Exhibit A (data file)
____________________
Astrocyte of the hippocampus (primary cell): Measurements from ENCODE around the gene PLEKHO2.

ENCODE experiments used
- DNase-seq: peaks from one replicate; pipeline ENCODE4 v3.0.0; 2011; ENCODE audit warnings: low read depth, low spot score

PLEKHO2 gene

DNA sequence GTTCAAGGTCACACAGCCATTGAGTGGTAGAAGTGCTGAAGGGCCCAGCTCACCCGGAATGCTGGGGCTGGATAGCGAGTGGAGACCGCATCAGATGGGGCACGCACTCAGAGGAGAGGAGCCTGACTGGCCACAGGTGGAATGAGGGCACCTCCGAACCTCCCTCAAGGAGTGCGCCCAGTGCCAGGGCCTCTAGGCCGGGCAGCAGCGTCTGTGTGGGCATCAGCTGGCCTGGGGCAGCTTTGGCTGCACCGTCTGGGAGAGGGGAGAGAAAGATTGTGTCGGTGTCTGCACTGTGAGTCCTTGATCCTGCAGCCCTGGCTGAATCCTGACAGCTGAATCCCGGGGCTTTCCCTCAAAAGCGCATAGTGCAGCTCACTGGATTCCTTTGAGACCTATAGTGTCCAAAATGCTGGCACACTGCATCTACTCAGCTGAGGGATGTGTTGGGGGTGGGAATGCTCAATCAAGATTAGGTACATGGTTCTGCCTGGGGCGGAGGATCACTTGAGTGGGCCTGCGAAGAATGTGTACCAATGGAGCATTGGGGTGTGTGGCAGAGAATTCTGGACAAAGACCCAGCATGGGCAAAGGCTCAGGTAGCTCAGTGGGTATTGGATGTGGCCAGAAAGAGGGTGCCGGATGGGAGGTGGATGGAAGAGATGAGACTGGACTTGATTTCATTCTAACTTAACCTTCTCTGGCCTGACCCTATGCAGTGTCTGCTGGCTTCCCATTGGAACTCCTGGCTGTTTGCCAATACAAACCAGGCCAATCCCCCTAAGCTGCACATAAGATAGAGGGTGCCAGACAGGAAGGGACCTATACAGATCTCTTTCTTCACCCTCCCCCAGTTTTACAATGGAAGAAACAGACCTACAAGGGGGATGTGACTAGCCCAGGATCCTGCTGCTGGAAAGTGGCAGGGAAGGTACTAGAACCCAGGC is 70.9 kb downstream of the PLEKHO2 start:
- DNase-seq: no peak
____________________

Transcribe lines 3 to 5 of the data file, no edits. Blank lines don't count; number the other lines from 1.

- DNase-seq: peaks from one replicate; pipeline ENCODE4 v3.0.0; 2011; ENCODE audit warnings: low read depth, low spot score

PLEKHO2 gene

DNA sequence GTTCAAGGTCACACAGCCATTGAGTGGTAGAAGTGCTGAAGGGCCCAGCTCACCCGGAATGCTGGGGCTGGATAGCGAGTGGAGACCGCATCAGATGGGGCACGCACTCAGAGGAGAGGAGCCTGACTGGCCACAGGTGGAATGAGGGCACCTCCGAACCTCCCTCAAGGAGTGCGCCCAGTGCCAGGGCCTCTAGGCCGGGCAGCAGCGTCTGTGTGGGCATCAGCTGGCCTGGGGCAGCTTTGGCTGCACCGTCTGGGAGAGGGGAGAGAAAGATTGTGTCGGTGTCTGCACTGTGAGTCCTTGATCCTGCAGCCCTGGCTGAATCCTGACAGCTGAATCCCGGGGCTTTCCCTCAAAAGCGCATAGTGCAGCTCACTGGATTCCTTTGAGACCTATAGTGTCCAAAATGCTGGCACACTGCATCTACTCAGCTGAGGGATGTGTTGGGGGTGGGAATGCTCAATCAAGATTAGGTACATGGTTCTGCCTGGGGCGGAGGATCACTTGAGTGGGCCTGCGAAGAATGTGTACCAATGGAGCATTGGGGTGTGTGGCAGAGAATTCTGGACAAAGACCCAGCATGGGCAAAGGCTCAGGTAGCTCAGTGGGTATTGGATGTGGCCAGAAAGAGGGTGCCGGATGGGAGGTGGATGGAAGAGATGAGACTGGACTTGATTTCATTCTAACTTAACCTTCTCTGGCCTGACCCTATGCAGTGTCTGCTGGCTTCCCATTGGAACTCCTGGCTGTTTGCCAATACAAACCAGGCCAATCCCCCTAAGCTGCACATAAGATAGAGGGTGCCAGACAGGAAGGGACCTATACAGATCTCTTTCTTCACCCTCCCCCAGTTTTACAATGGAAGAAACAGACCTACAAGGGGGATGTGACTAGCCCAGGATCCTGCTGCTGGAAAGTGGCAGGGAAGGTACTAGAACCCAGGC is 70.9 kb downstream of the PLEKHO2 start: